Saskatchewan is the first province in Canada to enact Clare's Law, with the aim of preventing domestic violence before it happens. The law lets a person find out if a partner has a violent past and make informed decisions based on a risk assessment.
The region that stands to benefit the most per capita from Saskatchewan’s new law to prevent domestic violence could face steep challenges when it comes to accessing the legislation.
That’s because the RCMP, which polices the Northern Saskatchewan Administration District, isn’t participating.
Saskatchewan had the highest rate of intimate-partner violence among provinces, with 655 victims per 100,000 people (5,919 victims from 2017 to 2018), Manitoba came in second, and Alberta third, according to the most recent available data from Statistics Canada.
A report by the Canadian Centre for Justice Statistics shows that violent crime rates against young women and girls were highest in northern Saskatchewan, which stood at 13,886 victims per 100,000 population in 2017.
Rates in northern Saskatchewan were found to be six times higher than in southern areas of the province, and higher than all three territories, making it arguably the most dangerous place for women in Canada.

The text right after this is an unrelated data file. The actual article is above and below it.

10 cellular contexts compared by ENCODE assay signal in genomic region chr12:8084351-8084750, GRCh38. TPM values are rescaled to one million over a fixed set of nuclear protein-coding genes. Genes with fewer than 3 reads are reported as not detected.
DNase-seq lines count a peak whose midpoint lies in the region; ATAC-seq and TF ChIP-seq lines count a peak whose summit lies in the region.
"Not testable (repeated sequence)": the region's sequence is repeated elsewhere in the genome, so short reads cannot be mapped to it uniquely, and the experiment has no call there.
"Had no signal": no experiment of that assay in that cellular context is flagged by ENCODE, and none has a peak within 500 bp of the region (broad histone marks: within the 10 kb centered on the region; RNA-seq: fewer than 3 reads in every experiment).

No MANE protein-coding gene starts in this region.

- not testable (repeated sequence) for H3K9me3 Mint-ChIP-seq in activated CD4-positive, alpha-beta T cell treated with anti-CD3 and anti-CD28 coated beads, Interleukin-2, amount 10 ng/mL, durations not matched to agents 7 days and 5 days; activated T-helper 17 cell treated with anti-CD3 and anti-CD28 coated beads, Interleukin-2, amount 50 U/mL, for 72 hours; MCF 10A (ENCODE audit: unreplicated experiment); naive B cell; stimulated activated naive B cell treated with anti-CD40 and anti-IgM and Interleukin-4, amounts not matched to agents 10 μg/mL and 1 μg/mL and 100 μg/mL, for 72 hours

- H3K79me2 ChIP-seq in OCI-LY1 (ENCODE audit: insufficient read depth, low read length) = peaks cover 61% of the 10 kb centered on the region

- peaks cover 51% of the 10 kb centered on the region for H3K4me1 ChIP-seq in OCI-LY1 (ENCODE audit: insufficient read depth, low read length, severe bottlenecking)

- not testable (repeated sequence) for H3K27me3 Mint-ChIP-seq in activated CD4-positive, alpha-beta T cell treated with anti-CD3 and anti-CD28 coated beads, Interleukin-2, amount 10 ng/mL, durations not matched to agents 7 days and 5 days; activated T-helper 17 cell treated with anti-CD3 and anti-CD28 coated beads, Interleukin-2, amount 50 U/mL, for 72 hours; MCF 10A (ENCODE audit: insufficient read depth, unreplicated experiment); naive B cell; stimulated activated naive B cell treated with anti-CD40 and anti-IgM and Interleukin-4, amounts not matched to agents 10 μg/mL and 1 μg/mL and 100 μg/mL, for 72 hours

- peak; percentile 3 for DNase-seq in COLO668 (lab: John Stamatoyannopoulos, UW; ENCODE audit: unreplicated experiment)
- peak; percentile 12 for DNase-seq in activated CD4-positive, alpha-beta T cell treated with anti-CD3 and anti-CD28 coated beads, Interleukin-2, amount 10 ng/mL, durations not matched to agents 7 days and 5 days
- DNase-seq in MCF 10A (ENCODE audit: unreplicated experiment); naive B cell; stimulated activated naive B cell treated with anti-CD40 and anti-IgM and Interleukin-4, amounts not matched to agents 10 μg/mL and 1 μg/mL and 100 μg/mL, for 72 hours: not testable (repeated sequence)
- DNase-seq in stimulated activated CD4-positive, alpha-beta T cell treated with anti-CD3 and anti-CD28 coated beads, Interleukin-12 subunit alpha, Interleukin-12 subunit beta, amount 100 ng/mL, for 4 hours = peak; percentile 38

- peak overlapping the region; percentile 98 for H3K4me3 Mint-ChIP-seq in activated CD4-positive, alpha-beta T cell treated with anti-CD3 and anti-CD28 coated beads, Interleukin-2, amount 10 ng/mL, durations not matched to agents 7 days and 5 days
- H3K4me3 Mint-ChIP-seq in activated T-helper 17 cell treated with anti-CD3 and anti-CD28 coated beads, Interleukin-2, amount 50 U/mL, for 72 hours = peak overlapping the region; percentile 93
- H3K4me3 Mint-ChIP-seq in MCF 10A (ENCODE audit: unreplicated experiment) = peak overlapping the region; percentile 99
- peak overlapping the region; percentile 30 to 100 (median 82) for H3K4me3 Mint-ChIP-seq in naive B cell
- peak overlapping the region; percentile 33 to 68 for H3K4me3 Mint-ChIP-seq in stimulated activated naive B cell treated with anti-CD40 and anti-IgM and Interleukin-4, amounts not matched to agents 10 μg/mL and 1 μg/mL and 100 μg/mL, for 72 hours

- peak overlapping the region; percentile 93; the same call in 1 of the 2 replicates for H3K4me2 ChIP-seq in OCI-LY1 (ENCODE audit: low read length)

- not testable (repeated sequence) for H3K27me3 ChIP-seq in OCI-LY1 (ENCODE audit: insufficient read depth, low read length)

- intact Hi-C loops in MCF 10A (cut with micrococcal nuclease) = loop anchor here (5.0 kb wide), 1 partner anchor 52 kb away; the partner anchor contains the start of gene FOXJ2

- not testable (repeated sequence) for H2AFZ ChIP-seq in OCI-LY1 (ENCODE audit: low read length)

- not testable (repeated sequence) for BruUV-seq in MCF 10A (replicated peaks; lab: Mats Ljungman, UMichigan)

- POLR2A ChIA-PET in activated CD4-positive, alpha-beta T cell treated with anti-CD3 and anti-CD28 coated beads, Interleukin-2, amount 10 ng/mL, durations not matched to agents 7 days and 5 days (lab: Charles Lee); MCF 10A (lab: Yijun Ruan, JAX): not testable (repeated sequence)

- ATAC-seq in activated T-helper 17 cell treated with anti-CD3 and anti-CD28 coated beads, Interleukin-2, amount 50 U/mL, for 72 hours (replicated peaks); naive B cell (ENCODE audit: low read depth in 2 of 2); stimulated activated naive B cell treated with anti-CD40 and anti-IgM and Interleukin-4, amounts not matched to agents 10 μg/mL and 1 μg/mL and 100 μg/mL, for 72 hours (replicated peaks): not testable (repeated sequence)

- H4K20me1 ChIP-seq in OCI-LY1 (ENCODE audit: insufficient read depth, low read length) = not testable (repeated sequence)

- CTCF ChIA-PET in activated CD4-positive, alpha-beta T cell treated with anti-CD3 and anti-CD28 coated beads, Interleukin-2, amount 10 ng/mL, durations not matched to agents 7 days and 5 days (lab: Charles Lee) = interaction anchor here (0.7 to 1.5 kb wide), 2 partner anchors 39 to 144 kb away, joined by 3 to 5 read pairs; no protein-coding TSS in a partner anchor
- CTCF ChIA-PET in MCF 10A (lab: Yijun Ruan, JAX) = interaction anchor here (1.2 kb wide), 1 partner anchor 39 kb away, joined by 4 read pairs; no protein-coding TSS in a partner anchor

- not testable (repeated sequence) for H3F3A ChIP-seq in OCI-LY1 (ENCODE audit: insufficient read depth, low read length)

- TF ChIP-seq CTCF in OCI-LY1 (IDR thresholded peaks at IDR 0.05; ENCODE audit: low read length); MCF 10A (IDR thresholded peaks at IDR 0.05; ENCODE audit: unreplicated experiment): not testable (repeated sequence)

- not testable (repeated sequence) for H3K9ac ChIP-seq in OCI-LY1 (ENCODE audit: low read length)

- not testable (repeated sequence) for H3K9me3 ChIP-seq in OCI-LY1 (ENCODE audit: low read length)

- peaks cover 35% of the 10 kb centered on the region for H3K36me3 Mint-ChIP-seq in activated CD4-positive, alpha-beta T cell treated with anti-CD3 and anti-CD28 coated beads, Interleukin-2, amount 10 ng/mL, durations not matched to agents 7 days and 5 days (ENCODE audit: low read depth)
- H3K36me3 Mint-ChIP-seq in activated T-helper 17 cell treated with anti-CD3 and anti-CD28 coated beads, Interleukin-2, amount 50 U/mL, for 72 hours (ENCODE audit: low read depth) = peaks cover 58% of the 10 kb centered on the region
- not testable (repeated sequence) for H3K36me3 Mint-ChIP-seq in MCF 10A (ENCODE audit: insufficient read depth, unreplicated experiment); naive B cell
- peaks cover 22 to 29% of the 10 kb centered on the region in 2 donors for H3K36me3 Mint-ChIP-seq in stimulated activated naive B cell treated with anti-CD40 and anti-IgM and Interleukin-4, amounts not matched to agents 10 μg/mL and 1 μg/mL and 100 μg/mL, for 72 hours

The territories had the highest rates overall when provinces were not divided along north-south lines, but northern regions of both Saskatchewan and Manitoba have higher rates than the territories when those divisions are applied.
The Saskatchewan government has asked the RCMP to change its tune and Canada’s national police force has been involved in discussions to that effect.
Until such a time as the RCMP gets onboard, northern residents will have to call the nearest municipal police force when there are none in the region.
In the case of someone living in Black Lake, for example, that would mean contacting the Prince Albert Police Service, 890 kilometres south by road. That municipal police service might then need to contact the RCMP for information under its jurisdiction.
Michael Bramadat-Willcock/Local Journalism Initiative/Canada's National Observer
If you or someone you know are experiencing violence or abuse, crisis centres remain open at all hours. If you are in danger, you can call 911. A full list of women’s shelters in Saskatchewan can be found on the PATHS website.